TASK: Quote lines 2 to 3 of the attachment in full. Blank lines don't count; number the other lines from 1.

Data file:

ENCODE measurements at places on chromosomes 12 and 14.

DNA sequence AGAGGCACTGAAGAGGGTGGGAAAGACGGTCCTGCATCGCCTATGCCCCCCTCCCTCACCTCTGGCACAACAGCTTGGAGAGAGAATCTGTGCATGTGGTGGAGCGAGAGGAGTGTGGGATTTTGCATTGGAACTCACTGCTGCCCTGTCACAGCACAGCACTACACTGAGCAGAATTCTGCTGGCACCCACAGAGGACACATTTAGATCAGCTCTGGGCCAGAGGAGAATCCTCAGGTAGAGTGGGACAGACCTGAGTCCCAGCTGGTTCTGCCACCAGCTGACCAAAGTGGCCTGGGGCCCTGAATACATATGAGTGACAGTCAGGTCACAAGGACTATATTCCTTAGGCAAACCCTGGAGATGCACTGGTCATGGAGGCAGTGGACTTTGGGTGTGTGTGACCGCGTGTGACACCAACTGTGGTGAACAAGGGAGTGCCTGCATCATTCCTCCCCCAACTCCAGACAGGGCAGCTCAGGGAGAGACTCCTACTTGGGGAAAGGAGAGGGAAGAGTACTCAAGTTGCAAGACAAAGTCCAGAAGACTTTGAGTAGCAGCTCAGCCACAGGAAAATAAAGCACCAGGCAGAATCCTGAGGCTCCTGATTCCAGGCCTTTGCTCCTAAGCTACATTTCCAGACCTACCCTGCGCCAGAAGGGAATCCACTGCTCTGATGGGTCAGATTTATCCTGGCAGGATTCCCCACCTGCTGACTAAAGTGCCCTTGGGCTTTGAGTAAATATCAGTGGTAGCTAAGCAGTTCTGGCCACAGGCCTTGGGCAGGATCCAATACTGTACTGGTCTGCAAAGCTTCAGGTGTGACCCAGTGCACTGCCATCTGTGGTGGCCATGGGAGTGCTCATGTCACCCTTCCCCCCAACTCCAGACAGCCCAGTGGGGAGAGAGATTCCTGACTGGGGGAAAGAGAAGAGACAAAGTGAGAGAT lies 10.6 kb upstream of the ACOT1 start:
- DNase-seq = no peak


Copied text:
DNA sequence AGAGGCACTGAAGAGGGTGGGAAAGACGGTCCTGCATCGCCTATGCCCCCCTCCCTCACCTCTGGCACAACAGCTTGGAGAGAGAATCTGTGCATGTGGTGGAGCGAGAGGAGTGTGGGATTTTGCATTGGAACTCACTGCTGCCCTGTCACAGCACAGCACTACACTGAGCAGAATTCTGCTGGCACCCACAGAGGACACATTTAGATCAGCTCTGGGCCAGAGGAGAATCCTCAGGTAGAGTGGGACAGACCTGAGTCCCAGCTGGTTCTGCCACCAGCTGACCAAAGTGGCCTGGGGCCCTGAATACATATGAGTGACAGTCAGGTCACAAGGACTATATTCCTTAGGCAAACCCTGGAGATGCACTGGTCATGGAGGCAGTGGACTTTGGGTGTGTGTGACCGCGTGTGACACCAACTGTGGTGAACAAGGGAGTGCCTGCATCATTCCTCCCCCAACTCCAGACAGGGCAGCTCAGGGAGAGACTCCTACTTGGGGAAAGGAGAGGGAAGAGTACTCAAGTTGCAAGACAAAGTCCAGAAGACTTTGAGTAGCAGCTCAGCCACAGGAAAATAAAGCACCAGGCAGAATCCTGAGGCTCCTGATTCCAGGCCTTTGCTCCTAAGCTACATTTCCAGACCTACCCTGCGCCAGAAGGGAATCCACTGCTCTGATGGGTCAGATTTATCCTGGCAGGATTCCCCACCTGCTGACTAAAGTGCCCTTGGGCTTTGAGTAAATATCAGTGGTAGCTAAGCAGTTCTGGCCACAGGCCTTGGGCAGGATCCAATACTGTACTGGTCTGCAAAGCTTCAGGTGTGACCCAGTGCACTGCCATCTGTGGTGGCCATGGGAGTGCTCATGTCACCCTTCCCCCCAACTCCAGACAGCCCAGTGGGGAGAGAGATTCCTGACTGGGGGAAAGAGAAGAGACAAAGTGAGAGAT lies 10.6 kb upstream of the ACOT1 start:
- DNase-seq = no peak